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Thread: PROFESSOR MARSTON AND THE WONDER WOMEN

  1. #1

    PROFESSOR MARSTON AND THE WONDER WOMEN

    When the PROFESSOR MARSTON AND THE WONDER WOMEN was made last year, they likely felt it would be fortuitous to come so soon after the big budget WONDER WOMAN this summer (there's also a line about the first female President that they figured would have tied in as well). But, virtually all the girls and women dressed like Wonder Woman at Comic Con this July (by far the most popular costume), would be shocked to know the kinky origins of their female superhero as depicted in PROFESSOR MARSTON (Note: the Marston heirs dispute much of the depiction of the personal lives of their ancestors). But, there is no dying the fetishistic B&D and S&M artwork in the early comics themselves.

    The movie begins at Radcliffe college where the Professor (Luke Evans) and his wife Elizabeth (Rebecca Hall) teach psychology. Elizabeth isn't allowed a full professorship because she is a woman. A new student, Olive (Bella Heathcote) catches their eye and she becomes their assistant. Their work includes the development of the lie detector (which they failed to copyright to their economic detriment) and the Professor's DICE theory (Dominance, Inducement, Submission & Compliance). According to the screenplay by Writer-Director Angela Robinson the trio begin a full-on menage a trois open marriage (again, the descendants resist this interpretation). According to the screenplay, the hanky panky leads to the couples' expulsion from the university. Flash forward to 1947, and Marston is being interrogated by the legion of decency (the movie seems to fudge the date a bit as most of the crusade against comics happened after the Professor's passing).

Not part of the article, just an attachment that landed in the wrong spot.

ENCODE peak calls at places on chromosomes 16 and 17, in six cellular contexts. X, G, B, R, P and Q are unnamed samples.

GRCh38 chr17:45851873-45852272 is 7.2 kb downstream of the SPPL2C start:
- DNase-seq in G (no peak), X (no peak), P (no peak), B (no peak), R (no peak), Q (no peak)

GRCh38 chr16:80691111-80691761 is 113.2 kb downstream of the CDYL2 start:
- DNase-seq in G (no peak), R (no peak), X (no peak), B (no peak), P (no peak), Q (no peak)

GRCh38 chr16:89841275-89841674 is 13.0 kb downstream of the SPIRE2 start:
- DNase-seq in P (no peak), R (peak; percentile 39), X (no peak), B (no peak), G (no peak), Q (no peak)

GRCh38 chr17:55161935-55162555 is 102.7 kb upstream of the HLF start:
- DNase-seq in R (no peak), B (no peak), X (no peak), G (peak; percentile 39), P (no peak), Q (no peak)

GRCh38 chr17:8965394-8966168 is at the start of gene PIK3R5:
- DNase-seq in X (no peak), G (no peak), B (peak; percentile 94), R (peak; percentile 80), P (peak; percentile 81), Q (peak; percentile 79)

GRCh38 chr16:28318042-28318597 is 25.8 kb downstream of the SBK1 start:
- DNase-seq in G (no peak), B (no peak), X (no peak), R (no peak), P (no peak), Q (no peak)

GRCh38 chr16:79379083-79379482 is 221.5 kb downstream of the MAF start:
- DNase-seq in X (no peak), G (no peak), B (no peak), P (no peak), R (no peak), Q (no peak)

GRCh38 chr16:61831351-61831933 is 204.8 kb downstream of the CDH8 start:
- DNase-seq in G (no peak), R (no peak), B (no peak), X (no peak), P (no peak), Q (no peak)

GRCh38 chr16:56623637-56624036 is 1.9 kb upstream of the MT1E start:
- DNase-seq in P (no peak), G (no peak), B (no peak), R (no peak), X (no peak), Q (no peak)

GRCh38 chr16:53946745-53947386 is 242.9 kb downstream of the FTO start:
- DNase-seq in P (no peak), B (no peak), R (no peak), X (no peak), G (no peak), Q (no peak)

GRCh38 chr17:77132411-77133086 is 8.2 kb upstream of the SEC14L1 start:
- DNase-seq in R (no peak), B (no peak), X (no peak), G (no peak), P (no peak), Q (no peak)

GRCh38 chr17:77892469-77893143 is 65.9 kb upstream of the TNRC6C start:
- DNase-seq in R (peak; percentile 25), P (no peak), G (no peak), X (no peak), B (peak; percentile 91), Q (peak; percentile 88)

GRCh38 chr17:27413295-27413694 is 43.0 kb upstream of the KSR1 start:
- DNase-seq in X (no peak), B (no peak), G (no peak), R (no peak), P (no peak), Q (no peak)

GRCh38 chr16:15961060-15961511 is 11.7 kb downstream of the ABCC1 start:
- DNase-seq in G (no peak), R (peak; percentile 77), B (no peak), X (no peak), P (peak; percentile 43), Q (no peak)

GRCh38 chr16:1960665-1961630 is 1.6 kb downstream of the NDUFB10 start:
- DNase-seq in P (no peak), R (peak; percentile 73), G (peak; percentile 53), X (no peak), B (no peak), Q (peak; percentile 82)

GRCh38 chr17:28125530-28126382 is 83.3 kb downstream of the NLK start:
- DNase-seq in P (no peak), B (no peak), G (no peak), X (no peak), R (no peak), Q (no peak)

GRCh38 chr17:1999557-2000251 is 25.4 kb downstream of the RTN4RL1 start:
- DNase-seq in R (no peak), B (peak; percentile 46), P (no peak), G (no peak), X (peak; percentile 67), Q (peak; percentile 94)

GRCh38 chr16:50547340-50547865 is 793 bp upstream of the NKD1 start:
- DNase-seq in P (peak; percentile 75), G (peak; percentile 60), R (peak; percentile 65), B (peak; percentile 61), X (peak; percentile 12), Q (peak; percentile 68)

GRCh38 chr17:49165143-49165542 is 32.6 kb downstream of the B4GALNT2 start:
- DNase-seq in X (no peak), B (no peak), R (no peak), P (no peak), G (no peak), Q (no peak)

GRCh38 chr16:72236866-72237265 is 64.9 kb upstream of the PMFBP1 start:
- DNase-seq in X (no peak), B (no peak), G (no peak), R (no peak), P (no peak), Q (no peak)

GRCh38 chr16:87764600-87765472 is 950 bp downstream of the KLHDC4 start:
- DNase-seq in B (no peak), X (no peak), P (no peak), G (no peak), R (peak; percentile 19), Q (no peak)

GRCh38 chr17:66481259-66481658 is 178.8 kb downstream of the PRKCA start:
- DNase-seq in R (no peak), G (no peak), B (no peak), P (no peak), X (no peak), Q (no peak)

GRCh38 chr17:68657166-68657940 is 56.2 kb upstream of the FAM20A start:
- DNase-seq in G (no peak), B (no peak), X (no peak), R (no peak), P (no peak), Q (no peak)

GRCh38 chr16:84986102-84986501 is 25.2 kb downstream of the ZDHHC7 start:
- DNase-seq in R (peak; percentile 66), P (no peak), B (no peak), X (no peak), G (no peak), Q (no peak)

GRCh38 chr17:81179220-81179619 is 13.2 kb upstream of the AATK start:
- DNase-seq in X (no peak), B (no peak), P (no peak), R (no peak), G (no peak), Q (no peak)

Regardless of the accuracy of the script, the movie itself is dominated by Elizabeth - partially because of how the movie is written and directed, but largely because of the superb performance by Hall. Luke Evans is decent, but, fairly pedestrian, while one wonders what the couple sees in bland Olive other than her attractiveness and her submission to their needs (that does play out in the movie's theory of the creation of the Wonder Woman comic character). Heathcoate is earnest, but, also rather a cipher - particularly in contrast to Hall's fireball of a performance.

    PROFESSOR MARSTON is decently made and pleasant enough if rather bloodless. The big three-way sex scene has all the eroticism of a soap commercial. Masterpiece theater with kinky sex, if you will. One also wishes that more were made of the connection between the kinky imagery and the sexual suppression of the era (continuing on into the 50s with it's own S&M sex symbol in Betty Page). One thing the filmmakers couldn't have predicted last year during production was the passing of Hugh Hefner so shortly before the movie's release. In many ways, the wholesome Girl-Next-Door look of Hef's Playboy Playmates overtook the fetishism of 40s & early 50s pornography and shuffled that stuff off as niche. Now that the perfect Playmate could be your neighbor, one didn't need the rough stuff. PROFESSOR MARSTON isn't bad, but, it's fortuitous release date didn't seem to help at the box office despite moderately positive reviews. Folks may want their female superheros in bright splashy blockbuster features, but, they don't necessarily want to know the perverse story behind the story. Consider PROFESSOR MARSTON a DVD extra - strictly for adults.